Stef Vandeginste
Discussion paper 2021.04

Unlike the 2015 elections, Burundi’s 2020 general elections did not plunge the country into chaos. They rather illustrate how elections can be used for authoritarian consolidation. As expected, they enhanced the ruling party’s control on the state, thus consolidating a decade of gradual return towards a de facto single-party regime. A closer look at the elections sheds light on some important political governance developments and challenges. Despite the sudden death of outgoing president Nkurunziza, the elections allowed for an orderly succession at the level of the presidency. The ruling party leadership, a group of generals with a shared maquis experience, left the shadows and is now at the front scene of the state institutions. Both the electoral commission and the constitutional court, the main institutions in charge of organizing the elections and of electoral dispute settlement, were perceived as serving the interests of the ruling party. Opposition party CNL has been able to mobilize large crowds of supporters from diverse backgrounds. It contested the electoral results through the institutional channels and now faces the challenge of taking up its role as parliamentary opposition.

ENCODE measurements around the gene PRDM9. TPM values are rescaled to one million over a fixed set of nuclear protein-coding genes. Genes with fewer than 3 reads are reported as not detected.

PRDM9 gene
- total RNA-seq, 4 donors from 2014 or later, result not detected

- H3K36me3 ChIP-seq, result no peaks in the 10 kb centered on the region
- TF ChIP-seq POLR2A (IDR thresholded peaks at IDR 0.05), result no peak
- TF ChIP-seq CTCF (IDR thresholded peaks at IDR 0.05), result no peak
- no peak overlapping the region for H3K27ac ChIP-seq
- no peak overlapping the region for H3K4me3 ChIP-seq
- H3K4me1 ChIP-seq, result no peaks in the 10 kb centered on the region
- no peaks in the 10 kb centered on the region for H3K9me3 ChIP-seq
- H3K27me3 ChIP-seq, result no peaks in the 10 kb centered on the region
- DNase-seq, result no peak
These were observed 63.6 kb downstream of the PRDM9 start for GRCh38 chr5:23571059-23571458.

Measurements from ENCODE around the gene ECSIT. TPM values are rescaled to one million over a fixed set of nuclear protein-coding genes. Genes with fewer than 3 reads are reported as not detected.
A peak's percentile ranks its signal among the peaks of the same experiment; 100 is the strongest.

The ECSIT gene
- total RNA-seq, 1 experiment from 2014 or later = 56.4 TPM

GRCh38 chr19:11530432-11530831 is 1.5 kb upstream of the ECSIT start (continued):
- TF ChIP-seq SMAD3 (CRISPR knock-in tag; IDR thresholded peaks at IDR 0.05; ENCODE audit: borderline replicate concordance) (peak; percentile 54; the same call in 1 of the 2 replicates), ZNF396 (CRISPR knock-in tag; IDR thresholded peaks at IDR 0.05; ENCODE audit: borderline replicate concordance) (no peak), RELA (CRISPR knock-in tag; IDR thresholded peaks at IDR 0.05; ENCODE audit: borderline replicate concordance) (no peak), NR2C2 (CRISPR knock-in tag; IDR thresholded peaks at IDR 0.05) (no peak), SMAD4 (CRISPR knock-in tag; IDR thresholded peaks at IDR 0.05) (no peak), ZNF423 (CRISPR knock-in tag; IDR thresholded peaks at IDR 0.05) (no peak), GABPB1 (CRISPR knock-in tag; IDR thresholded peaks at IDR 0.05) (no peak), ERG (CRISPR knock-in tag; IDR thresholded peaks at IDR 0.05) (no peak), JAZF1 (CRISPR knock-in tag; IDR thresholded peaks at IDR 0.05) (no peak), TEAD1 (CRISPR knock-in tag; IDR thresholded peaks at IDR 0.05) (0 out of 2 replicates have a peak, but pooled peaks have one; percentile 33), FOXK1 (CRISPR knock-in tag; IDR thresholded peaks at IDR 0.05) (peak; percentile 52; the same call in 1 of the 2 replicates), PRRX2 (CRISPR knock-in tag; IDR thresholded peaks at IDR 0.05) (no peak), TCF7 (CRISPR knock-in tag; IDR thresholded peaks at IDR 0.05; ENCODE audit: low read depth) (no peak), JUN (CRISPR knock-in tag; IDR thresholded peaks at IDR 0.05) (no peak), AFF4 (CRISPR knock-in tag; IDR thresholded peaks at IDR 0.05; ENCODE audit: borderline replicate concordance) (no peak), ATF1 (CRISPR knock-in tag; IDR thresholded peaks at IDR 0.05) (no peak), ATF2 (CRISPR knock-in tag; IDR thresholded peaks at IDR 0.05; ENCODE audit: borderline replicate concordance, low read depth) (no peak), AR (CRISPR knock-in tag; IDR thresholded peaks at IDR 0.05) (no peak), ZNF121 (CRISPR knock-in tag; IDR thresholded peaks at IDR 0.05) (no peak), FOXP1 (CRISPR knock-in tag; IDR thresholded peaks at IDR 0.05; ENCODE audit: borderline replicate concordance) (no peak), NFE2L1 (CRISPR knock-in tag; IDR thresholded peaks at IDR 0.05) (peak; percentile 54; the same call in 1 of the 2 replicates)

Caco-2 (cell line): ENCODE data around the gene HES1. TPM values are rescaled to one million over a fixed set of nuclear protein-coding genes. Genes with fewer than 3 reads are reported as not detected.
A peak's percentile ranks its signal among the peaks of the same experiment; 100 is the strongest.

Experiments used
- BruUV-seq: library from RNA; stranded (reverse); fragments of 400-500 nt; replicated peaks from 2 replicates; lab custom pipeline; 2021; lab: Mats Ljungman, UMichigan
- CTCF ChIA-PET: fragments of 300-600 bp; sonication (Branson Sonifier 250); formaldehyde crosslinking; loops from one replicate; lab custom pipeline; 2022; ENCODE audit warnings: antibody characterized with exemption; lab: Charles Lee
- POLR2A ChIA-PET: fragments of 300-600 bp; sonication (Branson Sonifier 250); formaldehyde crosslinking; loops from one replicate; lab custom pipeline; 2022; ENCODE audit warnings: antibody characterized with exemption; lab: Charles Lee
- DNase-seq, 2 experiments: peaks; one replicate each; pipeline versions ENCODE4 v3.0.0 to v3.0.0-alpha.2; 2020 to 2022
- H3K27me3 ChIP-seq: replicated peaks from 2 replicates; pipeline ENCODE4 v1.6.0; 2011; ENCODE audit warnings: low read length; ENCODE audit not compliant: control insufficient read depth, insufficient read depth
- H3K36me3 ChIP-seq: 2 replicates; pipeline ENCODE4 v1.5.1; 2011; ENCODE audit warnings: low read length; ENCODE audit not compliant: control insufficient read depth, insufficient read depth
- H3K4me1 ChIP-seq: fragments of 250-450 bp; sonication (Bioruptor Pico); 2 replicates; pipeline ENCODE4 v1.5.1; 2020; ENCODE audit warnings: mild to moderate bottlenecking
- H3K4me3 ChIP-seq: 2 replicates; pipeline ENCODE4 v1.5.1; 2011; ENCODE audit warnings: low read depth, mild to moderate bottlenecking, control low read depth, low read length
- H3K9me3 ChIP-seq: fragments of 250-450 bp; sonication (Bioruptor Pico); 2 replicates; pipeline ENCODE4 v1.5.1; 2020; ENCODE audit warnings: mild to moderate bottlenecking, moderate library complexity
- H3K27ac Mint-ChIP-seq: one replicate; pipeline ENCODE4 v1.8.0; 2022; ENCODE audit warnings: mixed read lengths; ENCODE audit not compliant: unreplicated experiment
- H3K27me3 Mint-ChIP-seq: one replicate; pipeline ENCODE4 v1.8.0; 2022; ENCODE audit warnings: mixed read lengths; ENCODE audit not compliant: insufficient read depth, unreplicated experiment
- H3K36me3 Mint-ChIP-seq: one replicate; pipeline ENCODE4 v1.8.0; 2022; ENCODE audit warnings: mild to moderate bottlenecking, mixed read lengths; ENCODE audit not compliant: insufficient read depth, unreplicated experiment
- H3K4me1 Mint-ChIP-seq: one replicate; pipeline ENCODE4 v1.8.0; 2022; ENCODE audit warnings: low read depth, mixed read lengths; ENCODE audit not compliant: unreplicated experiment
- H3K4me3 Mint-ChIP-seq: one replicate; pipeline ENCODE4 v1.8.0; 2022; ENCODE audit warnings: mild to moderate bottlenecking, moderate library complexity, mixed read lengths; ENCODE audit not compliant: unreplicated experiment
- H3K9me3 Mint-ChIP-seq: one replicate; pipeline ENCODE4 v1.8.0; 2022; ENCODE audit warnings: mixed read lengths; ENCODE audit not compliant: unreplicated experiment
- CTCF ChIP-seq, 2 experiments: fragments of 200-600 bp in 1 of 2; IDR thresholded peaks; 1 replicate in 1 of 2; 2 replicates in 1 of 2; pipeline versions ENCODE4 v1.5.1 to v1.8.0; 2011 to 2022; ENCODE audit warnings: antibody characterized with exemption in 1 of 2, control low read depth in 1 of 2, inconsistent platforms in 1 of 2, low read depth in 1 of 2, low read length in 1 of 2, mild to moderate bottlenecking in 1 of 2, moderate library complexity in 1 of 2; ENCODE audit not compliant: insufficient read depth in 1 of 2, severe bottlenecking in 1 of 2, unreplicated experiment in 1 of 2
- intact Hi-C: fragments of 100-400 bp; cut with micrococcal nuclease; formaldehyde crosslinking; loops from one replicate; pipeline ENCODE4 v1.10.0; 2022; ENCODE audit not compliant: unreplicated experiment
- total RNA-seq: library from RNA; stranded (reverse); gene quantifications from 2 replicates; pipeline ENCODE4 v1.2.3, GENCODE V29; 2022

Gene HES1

Key-words

Burundi – elections – governance – political parties – CNDD-FDD - CNL